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What makes a flood — a flood?
Since 2005, Eileen Delehanty Pearkes has researched and explored the natural and human history of the rivers of the upper Columbia River Basin.
She speaks frequently at conferences and symposia throughout the Basin on the history of the Columbia River Treaty and its effects on Basin residents. She has recently completed a manuscript titled A River Captured – history and hydro-electricity in the upper Columbia Basin.
An American by birth, Pearkes has been a resident of Canada since 1985 and Nelson since 1994. She has written many articles and several books that explore place and its cultural meaning.
The Geography of Memory, a history of the landscape and indigenous people of the upper Columbia watershed published in 2002, remains a Kootenay classic.
Pearkes has agreed to help The Nelson Daily readers understand the importance of the Columbia River Treaty to the region with another edition of River Talk.
Today the river historian writes about flood control.
What makes a flood, a flood?
We are approaching mid-June, so it seems like a good time to ask this question. A few years ago, a tribal leader in the U.S. gave a presentation on the importance of spring floods for the success of fish spawning. Putting up an image of a park bench that was close to being inundated, he said: Who put the park bench in the wrong place?
Once each week, B.C. Hydro sends out a reservoir operations update that summarizes the snow forecasts for this year’s spring melt and predicts water levels in the Columbia River valley for that week and the rest of the melt season.
The annual snow forecast has been determined through data collected at multiple “snow pillow” stations high in the mountains surrounding the Columbia River. It gives the hydro-engineers an idea of how much room they need to create in the reservoirs to hold the snowmelt this year.
Snow levels are only one predictor of how the flood season will unfold. The significant flood of 1948 was a year of relatively high but not epic snow pack. What really made the big flood was the weather in late May and early June. A significant spring heat wave got the snow melting.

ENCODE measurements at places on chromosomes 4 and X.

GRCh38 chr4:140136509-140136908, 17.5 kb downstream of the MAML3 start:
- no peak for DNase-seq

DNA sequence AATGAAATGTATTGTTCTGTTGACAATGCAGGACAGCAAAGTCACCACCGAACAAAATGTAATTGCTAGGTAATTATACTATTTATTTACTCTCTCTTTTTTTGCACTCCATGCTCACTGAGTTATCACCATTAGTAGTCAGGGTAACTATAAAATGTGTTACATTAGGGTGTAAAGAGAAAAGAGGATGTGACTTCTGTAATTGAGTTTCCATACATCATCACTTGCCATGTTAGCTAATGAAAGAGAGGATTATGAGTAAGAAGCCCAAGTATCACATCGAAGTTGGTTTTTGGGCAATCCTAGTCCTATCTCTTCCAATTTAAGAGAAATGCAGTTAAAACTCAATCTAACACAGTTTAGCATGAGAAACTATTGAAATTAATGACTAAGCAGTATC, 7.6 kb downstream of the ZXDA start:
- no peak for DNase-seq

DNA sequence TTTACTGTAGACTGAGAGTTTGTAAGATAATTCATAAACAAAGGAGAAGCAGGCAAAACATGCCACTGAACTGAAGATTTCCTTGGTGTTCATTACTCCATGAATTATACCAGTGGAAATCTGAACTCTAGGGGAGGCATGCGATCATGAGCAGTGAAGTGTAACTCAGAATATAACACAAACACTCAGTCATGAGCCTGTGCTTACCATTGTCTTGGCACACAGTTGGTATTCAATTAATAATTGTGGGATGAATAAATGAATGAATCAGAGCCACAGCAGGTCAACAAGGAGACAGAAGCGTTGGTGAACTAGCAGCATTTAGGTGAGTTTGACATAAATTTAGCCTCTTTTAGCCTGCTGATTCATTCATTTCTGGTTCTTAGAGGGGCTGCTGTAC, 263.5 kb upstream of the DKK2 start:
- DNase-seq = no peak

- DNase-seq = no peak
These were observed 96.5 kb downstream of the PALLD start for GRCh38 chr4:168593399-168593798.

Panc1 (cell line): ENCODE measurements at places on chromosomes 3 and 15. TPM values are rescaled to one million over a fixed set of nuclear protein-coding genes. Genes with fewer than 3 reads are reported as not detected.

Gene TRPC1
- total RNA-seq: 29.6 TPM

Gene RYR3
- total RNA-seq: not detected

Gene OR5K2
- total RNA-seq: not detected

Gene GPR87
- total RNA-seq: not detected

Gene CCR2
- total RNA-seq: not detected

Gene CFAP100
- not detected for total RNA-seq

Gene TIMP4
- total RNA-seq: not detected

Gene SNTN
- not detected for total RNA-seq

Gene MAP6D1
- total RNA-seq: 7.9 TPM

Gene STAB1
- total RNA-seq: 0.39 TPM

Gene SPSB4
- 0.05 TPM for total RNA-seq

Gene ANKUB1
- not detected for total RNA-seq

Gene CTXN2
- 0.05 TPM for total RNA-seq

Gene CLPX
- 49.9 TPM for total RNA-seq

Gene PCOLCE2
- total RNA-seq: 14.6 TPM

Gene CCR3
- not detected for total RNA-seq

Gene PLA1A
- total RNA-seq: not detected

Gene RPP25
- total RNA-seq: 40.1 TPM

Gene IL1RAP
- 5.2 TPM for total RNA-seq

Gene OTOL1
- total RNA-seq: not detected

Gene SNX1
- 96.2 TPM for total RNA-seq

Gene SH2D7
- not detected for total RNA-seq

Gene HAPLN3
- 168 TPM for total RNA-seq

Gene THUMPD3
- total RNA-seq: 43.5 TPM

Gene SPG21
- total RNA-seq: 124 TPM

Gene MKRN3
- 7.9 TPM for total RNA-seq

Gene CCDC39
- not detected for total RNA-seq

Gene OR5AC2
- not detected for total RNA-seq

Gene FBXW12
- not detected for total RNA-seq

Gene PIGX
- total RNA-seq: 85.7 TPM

A week of rain contributed more water to the system. By the end of the first week in June, the flood was unmanageable. Communities like Trail and Kimberley were scrambling to protect property.
In terms of snow levels, 1961 was bigger than 1948, but less flooding occurred due to a more gradual melt. There have been other “big water” years, including the most recent in 2012.
Heavy rains in June created a significant and surprising flood scenario, so much so that even with all the dams in place, hydro officials were scrambling to manage.
The geographic features that make our region so attractive to hydro-production also create the biggest challenge when it comes to spring flood. Where to put all the water in steep, narrow valleys?
Spring 2012 would have seen water levels rise far higher than they did if dams were not in place, a reminder of how much the storage and regulation provided by Duncan and Libby protect homeowners along the West Arm and Kootenay Lake who have built in the natural flood plain.
The storage provided by Arrow Lake Reservoir and Kinbasket also protects residents of the Columbia River valley from flood, but with far greater ecological harm. The storage in this valley is not just for flood control. It maximizes power production both in the U.S. and in Canada.
The 1964 CRT stipulated that the U.S. must pay Canada $64 million to provide flood control with the operation of the three ‘treaty’ dams – High Arrow (Keenleyside), Mica, and Duncan. This was a one-time payment for 60 years of service.
In September 2024, CRT operations will revert to “called upon” flood control. After that date, the U.S. must make use of its own reservoirs for flood control before calling upon Canada to help – unless a new agreement on the value of flood control is reached. If the two countries again enter into a coordinated flood control agreement, what will that look like and cost?
Recent meetings about the possible dredging of Grohman Narrows just west of Nelson indicate how much value our culture places on predictability and control of water levels. While dredging the narrows has been discussed several times in the past, the melt season of 2012 brought new impetus to the idea. Simply put, a dredged river bottom will increase capacity at the outlet of Kootenay Lake’s West Arm and allow the unnatural hydro-system to hold a little bit more water at the most critical peaks of spring melt.
Yet, at the public meetings, several of those attending shared their suspicion that the dredging was really about making more profit from the river, with flood control a convenient excuse. Others worried about how the dredging might impact a relatively healthy fishery there.
Do other options exist to manage spring high-water events, options that have not entered the mainstream conversation yet?
Next column will look at a trend in water engineering for flood control in the wake of Hurricane Sandy — with an approach that might well apply to our region.
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